Rent Shop Volunteer Join

Q. Who is Mr. Smarty Plants?

A: There are those who suspect Wildflower Center volunteers are the culpable and capable culprits. Yet, others think staff members play some, albeit small, role. You can torture us with your plant questions, but we will never reveal the Green Guru's secret identity.

Help us grow by giving to the Plant Database Fund or by becoming a member

Did you know you can access the Native Plant Information Network with your web-enabled smartphone?

Share

Ask Mr. Smarty Plants

Ask Mr. Smarty Plants is a free service provided by the staff and volunteers at the Lady Bird Johnson Wildflower Center.

Search Smarty Plants
See a list of all Smarty Plants questions

Please forgive us, but Mr. Smarty Plants has been overwhelmed by a flood of mail and must take a break for awhile to catch up. We hope to be accepting new questions again soon. Thank you!

Need help with plant identification, visit the plant identification page.

 
rate this answer
Not Yet Rated

Thursday - September 05, 2013

From: Tucson, AZ
Region: Southwest
Topic: Invasive Plants, Non-Natives, Diseases and Disorders, Trees
Title: Problems with non-native Chinaberry tree from Tucson AZ
Answered by: Barbara Medford

QUESTION:

I have a 30+ year old Chinaberry tree and this year the branches are much sparser with leaves and there are a lot of small dead branches. Should I fertilize and what should I use? Thank you

ANSWER:

Frankly, we would prefer that you either let it die, or have it cut down. Please see this article from the Plant Conservation Alliance Alien Plant Working Group on Chinaberry. The Lady Bird Johnson Wildflower Center, home of Mr. Smarty Plants, is committed to the growth, propagation and protection of plants native not only to North America but to the area in which the plant is being grown; in your case, Pima County, AZ. In addition to being non-native, it is extremely invasive because of the proliferation of seeds from the tree, some airborne by birds who eat the berries and take the seeds somewhere else to be invasive. And, since it is non-native, we would have no information on diseases and disorders it might have.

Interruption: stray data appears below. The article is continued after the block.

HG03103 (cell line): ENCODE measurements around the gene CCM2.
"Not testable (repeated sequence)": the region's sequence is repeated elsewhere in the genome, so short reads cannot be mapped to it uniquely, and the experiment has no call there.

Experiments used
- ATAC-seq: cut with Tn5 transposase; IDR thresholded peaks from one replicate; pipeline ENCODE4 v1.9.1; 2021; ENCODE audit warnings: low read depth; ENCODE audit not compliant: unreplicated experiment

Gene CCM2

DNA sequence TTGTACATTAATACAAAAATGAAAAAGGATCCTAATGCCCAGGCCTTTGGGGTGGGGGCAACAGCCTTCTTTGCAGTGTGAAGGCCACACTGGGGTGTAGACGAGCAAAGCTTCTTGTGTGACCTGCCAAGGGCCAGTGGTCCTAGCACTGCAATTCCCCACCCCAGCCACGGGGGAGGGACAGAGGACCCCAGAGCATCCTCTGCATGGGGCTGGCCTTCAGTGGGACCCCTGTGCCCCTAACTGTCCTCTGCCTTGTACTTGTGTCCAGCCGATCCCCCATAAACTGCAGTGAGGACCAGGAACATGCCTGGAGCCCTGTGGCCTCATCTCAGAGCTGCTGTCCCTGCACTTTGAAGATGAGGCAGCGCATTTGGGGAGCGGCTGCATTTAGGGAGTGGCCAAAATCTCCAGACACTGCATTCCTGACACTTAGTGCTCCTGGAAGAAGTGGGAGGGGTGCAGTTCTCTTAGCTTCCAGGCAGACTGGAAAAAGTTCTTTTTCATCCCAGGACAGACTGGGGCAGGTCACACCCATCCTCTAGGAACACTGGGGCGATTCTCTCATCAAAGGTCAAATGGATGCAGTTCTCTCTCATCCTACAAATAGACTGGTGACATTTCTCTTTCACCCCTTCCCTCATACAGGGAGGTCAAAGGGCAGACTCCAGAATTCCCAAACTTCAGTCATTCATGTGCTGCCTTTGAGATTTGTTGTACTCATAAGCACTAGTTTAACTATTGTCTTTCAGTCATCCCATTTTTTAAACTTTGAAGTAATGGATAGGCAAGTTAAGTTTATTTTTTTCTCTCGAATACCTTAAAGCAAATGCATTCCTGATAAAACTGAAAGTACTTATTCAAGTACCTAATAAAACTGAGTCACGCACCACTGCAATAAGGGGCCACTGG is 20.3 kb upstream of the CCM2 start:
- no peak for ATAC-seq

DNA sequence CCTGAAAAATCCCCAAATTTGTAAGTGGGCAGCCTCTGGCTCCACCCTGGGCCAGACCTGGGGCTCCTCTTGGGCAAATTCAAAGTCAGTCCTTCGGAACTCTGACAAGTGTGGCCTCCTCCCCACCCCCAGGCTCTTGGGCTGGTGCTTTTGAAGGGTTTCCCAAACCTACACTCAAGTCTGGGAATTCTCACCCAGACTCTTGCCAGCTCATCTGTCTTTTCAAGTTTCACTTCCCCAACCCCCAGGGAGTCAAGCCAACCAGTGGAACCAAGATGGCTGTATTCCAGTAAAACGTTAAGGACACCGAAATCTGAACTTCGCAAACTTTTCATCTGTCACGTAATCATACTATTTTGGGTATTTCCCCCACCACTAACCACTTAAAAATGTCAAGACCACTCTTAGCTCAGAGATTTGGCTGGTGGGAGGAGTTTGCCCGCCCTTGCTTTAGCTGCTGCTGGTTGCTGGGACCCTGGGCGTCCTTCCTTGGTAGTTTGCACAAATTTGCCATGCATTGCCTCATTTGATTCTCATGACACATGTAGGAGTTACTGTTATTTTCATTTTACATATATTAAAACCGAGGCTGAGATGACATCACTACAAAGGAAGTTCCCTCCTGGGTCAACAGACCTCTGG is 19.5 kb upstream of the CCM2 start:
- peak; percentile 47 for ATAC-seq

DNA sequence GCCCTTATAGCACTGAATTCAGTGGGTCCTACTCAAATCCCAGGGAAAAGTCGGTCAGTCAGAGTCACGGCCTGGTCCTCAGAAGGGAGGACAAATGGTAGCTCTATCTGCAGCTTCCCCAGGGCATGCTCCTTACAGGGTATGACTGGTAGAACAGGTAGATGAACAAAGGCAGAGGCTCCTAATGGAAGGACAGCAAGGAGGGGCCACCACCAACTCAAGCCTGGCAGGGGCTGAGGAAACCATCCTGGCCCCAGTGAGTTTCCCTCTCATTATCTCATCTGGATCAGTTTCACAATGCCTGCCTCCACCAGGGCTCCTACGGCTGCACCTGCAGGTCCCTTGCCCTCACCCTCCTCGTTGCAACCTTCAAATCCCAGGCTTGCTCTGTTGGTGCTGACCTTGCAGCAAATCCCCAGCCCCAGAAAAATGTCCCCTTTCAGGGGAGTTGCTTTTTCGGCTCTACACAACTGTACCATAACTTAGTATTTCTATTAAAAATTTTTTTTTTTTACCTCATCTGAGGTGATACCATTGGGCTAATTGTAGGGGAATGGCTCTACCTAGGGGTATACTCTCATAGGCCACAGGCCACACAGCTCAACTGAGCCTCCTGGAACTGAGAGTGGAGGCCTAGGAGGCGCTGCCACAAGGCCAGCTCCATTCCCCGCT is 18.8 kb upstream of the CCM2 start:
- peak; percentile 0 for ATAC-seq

More Non-Natives Questions

Containing Japanese Wisteria Roots
November 22, 2015 - I have some Japanese wisteria plants that I would like to plant inside root barriers but I cannot find any info on how deep the roots go. Do you know if a 2 ft deep root barrier for trees can contain ...
view the full question and answer

When (and whether) to plant non-native red-tip photinia in Austin
October 30, 2011 - With the current and forecast drought I'm wondering if the usual rules about when to plant might change. I'd like to plant red-tip photinia.
view the full question and answer

Ivy a suitable ground cover in Live Oaks from Gulfport MS
April 17, 2014 - Will Ivy be a safe and suitable ground cover for old growth Live Oak trees in coastal Mississippi?
view the full question and answer

Question about non-native blue potato tree
July 08, 2008 - I have a blue potato tree that I planted last summer, the top looks dead but isn't, the bottom has grown into a bush, help what can I do?
view the full question and answer

Pruning Cuphea Plants
February 04, 2013 - The David Verity cuphea (cigar plants) that I planted last spring are now 3-4 feet high. I would like to move them, but before I do they seem to need pruning. All the branches are brown and dry lookin...
view the full question and answer

Support the Wildflower Center by Donating Online or Becoming a Member today.